Drawing on a rich collection of sources, Sumit Guha's book reconstructs the history of the forest communities in western India to explore questions of tribal identity and the environment. In so doing, he demonstrates how the ideology of indigenous cultures, developed in recent years out of the notion of a pure and untouched ethnicity, is in fact rooted in nineteenth-century racial and colonial anthropology. As a challenge to this view, the author traces the processes by which the apparently immutable identities of South Asian populations took shape, and how these populations interacted politically, economically and socially with civilizations outside their immediate vicinity. While such theories have been discussed by scholars of South East Asia and Africa, this is the first time that the South Asian case has been examined. Sumit Guha's penetrating and controversial critique will make a significant contribution to that literature.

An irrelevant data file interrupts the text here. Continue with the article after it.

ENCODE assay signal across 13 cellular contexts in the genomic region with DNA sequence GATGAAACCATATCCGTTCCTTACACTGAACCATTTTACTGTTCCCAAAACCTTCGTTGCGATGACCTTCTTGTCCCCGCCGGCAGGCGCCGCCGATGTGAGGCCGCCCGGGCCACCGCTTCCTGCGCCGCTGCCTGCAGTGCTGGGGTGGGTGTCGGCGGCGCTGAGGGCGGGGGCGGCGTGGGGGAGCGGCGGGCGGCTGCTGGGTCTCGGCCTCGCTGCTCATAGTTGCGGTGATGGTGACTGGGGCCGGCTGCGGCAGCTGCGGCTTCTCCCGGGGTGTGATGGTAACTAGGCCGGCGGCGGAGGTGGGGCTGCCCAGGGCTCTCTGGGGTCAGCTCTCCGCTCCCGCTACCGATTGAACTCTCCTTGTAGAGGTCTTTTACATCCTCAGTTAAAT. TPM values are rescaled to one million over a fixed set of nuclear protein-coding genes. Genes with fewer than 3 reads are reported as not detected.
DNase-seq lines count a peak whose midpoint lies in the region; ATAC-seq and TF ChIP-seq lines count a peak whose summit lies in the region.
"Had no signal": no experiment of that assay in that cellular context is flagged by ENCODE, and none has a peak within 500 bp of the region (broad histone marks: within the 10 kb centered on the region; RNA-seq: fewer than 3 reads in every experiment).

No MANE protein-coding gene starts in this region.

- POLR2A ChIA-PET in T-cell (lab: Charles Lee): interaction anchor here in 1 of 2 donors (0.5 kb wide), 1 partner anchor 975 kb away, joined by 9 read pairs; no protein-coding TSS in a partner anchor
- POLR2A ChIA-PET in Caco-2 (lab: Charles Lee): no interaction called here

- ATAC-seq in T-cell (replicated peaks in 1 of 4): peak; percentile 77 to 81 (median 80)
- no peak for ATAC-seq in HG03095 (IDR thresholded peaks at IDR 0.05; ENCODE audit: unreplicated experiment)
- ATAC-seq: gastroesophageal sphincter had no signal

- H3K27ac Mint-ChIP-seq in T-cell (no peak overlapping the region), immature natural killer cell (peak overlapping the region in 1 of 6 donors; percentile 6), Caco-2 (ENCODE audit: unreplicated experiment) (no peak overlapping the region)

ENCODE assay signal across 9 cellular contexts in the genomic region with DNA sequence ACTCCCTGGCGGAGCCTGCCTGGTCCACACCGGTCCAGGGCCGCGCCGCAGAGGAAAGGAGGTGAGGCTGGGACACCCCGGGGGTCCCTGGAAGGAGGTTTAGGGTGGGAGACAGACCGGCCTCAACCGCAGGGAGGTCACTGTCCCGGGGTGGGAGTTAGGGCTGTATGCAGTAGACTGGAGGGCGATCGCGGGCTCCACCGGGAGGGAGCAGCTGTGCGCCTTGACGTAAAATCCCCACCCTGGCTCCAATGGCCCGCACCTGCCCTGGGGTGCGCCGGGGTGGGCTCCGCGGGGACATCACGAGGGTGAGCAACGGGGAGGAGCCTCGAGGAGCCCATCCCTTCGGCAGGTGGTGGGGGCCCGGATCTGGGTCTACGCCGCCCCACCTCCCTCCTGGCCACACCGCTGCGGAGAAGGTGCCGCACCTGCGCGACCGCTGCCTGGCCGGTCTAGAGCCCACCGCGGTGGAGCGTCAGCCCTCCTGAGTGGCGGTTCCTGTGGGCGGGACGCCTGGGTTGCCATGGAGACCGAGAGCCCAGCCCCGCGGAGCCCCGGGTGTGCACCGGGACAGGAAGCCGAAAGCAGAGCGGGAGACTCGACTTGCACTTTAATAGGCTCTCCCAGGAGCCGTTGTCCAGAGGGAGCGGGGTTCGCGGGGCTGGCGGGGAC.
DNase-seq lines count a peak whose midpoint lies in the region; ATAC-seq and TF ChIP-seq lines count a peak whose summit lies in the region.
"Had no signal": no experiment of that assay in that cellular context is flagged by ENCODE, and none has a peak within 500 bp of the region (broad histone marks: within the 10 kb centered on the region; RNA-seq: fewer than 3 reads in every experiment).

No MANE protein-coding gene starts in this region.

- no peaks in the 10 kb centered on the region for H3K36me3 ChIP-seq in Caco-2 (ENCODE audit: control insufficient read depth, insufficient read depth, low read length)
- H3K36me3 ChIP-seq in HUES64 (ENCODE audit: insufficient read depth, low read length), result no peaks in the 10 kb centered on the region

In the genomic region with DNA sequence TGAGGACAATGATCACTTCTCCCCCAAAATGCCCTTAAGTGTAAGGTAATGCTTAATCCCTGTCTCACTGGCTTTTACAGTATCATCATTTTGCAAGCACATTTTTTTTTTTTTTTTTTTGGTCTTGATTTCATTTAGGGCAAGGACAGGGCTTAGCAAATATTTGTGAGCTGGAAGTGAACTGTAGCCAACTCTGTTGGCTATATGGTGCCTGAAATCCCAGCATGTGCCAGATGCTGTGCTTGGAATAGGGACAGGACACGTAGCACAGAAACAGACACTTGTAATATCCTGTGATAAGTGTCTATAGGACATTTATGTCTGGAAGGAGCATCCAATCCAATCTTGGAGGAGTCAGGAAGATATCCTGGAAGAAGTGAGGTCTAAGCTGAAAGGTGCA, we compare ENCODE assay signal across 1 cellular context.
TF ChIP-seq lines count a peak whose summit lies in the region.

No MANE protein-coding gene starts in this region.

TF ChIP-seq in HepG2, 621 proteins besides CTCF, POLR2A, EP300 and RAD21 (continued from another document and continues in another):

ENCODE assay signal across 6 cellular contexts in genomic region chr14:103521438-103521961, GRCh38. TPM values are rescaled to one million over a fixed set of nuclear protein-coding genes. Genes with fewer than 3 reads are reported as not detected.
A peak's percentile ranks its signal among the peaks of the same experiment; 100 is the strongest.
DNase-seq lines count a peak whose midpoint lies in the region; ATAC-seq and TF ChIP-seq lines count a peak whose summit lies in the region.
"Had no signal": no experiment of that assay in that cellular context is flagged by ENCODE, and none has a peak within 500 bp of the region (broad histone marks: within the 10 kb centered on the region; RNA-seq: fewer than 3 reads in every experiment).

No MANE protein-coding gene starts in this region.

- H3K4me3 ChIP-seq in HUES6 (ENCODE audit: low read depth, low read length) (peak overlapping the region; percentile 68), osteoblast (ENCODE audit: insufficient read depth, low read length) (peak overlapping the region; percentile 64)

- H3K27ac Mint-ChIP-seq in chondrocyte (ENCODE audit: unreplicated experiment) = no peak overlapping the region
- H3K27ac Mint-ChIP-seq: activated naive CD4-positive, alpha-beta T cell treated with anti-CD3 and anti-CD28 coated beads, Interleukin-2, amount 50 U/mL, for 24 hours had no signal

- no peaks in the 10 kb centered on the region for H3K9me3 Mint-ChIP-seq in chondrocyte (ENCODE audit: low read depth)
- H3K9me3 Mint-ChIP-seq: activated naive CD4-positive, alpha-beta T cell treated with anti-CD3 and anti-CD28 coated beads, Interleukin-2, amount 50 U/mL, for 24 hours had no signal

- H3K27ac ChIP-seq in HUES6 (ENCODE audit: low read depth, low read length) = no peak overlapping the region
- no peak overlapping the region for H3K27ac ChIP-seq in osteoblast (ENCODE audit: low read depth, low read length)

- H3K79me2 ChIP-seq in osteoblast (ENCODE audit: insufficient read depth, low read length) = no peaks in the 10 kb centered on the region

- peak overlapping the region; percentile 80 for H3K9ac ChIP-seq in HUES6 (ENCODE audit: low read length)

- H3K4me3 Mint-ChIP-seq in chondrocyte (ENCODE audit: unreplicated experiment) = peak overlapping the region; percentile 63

Series: Cambridge Studies in Indian History and Society
Number Of Pages: 234
Published: 28th July 1999
Publisher: Cambridge University Press
Country of Publication: GB
Dimensions (cm): 22.8 x 15.2
Weight (kg): 0.48